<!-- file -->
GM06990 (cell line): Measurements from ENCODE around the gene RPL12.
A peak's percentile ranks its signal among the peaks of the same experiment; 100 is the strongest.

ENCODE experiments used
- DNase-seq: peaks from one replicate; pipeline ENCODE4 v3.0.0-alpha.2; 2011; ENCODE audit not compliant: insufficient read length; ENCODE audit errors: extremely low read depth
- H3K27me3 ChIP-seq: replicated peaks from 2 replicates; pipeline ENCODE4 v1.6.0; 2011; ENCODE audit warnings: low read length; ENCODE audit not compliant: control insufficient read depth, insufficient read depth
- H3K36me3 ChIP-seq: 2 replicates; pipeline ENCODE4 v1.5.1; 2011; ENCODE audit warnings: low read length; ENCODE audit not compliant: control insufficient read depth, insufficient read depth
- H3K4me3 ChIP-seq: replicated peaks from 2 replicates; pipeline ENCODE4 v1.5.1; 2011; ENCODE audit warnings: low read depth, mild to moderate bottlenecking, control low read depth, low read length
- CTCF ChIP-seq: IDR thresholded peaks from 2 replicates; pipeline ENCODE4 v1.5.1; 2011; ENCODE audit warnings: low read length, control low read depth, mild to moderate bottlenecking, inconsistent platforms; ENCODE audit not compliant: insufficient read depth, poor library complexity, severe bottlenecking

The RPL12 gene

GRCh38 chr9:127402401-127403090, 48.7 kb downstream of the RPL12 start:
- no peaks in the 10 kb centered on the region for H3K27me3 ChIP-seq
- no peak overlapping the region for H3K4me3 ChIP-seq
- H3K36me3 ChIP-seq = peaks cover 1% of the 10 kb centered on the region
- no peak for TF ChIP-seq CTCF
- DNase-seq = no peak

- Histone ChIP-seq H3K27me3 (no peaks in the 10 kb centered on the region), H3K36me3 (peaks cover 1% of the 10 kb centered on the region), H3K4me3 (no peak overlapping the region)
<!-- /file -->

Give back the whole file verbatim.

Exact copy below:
GM06990 (cell line): Measurements from ENCODE around the gene RPL12.
A peak's percentile ranks its signal among the peaks of the same experiment; 100 is the strongest.

ENCODE experiments used
- DNase-seq: peaks from one replicate; pipeline ENCODE4 v3.0.0-alpha.2; 2011; ENCODE audit not compliant: insufficient read length; ENCODE audit errors: extremely low read depth
- H3K27me3 ChIP-seq: replicated peaks from 2 replicates; pipeline ENCODE4 v1.6.0; 2011; ENCODE audit warnings: low read length; ENCODE audit not compliant: control insufficient read depth, insufficient read depth
- H3K36me3 ChIP-seq: 2 replicates; pipeline ENCODE4 v1.5.1; 2011; ENCODE audit warnings: low read length; ENCODE audit not compliant: control insufficient read depth, insufficient read depth
- H3K4me3 ChIP-seq: replicated peaks from 2 replicates; pipeline ENCODE4 v1.5.1; 2011; ENCODE audit warnings: low read depth, mild to moderate bottlenecking, control low read depth, low read length
- CTCF ChIP-seq: IDR thresholded peaks from 2 replicates; pipeline ENCODE4 v1.5.1; 2011; ENCODE audit warnings: low read length, control low read depth, mild to moderate bottlenecking, inconsistent platforms; ENCODE audit not compliant: insufficient read depth, poor library complexity, severe bottlenecking

The RPL12 gene

GRCh38 chr9:127402401-127403090, 48.7 kb downstream of the RPL12 start:
- no peaks in the 10 kb centered on the region for H3K27me3 ChIP-seq
- no peak overlapping the region for H3K4me3 ChIP-seq
- H3K36me3 ChIP-seq = peaks cover 1% of the 10 kb centered on the region
- no peak for TF ChIP-seq CTCF
- DNase-seq = no peak

- Histone ChIP-seq H3K27me3 (no peaks in the 10 kb centered on the region), H3K36me3 (peaks cover 1% of the 10 kb centered on the region), H3K4me3 (no peak overlapping the region)